Mack added that the overriding goal is to work with Tesla to offer a tariff that is affordable and ‘good for the environment’ in the long term. He also said the company is working on further possibilities to create more value for customers with their Powerwall and solar systems. The rise of electromobility has helped energy companies forge partnerships with both traditional manufacturers and newer entrants like Tesla. After all, it is not only carmakers that are adapting to the transformation brought on by electrification, but also energy suppliers. Could partnerships between OEMs and utilities soon become the norm?
‘We believe that there are many opportunities for energy providers in the future to advance innovative approaches. Due to electromobility, the cooperation with car manufacturers is the most obvious and there will certainly be more exciting developments in the market,’ said Mack. ‘However, we see a high potential for innovation not only in cooperation with car manufacturers, but also with other companies and industrial sectors. With all these opportunities, one challenge is the complexity of the German electricity market and the strict regulations. Unfortunately, some companies, including established giants, still shy away from that.’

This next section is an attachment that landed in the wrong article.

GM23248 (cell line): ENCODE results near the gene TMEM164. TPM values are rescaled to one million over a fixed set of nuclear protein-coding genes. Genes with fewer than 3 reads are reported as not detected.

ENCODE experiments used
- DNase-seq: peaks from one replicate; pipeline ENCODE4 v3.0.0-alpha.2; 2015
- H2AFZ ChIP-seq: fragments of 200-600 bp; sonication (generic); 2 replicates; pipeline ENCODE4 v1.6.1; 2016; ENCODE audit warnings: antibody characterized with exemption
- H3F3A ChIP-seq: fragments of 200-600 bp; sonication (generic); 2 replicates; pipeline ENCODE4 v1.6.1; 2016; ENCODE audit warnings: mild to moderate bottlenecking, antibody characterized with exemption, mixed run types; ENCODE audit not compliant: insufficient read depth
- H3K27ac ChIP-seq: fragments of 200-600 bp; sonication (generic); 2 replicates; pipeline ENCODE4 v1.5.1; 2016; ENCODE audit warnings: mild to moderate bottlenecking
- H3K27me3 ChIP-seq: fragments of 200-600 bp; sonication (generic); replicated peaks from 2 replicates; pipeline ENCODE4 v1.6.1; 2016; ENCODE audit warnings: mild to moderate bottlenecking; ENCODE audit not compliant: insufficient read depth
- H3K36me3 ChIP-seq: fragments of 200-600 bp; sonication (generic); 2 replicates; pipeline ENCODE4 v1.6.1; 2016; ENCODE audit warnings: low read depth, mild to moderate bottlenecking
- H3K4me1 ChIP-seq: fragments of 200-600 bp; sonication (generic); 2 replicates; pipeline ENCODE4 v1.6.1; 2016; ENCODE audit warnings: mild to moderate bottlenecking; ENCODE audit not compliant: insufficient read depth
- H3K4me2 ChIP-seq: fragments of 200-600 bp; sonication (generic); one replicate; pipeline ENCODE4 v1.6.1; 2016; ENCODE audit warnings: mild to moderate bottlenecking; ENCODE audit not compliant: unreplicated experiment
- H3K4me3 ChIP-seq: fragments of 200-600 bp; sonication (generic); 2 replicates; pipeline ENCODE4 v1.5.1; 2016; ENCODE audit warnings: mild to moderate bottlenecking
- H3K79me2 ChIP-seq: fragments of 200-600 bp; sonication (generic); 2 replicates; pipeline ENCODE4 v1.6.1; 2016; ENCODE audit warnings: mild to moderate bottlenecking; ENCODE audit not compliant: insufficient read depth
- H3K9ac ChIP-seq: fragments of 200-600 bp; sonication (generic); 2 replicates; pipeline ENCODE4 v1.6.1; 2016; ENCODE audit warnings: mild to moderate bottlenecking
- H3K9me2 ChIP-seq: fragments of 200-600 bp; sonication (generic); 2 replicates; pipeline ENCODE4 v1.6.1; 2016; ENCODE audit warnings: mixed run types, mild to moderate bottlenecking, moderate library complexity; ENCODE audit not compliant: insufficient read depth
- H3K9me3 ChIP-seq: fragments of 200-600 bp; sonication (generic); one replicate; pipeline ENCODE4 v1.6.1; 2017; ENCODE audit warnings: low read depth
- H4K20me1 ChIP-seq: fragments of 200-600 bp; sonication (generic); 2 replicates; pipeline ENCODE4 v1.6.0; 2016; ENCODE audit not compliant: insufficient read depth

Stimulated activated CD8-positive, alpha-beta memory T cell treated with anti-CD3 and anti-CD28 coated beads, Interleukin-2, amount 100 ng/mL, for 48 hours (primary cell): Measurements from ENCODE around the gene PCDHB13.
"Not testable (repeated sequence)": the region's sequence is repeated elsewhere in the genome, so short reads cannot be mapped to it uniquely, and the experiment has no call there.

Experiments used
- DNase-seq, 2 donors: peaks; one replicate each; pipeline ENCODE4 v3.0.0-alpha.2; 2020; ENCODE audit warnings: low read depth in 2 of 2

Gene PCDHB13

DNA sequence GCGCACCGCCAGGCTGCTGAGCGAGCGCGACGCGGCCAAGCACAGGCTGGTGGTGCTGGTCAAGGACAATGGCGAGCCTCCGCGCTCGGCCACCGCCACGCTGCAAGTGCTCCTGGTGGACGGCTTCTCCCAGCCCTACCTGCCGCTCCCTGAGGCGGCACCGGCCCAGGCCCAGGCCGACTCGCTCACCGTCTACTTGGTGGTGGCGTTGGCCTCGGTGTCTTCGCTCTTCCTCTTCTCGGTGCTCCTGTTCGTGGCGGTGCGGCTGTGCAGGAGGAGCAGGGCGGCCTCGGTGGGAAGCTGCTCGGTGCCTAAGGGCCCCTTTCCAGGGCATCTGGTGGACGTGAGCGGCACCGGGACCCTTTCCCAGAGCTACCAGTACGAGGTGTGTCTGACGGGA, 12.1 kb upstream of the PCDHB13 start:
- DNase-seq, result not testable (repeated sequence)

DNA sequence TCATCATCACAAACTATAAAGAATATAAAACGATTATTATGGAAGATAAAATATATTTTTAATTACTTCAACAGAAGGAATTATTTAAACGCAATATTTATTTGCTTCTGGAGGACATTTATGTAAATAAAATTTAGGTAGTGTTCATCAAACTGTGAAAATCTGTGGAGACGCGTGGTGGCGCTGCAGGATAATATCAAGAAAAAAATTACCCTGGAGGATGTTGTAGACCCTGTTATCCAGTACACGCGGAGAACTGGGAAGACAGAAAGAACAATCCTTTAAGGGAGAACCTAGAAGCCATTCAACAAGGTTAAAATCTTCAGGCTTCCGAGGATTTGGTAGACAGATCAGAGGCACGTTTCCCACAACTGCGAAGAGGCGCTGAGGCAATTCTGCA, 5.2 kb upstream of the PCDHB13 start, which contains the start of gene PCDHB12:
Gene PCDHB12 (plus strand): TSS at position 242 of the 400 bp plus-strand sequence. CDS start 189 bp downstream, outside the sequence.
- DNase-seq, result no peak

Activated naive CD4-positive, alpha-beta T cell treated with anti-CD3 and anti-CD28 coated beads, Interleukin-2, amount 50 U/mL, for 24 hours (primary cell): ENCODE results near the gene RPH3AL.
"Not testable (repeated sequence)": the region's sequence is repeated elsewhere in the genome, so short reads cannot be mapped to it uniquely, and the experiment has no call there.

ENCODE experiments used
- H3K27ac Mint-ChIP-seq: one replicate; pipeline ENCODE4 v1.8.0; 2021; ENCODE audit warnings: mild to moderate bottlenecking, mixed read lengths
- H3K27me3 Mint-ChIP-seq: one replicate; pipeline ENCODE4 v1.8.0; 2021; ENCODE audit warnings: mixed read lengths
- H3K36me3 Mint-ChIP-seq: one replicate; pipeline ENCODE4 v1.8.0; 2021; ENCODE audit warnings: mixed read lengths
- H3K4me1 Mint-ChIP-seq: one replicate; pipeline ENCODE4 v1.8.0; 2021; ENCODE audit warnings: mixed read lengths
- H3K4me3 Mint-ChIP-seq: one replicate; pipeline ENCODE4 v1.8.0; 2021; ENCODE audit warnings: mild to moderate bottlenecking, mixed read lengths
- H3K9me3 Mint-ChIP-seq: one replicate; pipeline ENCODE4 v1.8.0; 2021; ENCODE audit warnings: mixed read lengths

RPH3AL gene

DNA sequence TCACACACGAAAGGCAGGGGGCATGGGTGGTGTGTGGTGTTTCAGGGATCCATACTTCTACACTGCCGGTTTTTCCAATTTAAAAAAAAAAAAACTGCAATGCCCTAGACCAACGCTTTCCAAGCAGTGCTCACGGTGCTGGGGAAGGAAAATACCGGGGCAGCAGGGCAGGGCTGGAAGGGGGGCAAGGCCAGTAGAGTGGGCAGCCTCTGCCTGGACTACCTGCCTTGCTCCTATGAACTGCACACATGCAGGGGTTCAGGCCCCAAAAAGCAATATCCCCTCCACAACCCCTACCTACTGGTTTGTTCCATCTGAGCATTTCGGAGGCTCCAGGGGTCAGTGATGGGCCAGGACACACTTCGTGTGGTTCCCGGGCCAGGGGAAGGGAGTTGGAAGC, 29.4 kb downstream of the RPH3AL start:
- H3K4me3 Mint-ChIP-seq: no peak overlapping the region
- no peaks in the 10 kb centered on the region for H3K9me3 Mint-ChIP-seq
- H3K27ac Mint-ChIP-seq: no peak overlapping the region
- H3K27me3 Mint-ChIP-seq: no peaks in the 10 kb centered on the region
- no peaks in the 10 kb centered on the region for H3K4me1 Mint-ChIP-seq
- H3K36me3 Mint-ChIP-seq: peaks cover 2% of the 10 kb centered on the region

Octopus Energy’s collaboration exemplifies an attitude to take on these kinds of challenges, and having a powerful partner like Tesla on board will help the company forge ahead with its goals. It is this type of approach that many non-automotive companies are applying to shake up the car industry, taking advantage of trends in the realm of electromobility and connectivity. Undoubtedly, we will see more collaborations in this field and announcements by non-automotive businesses eager to revamp the automotive sector.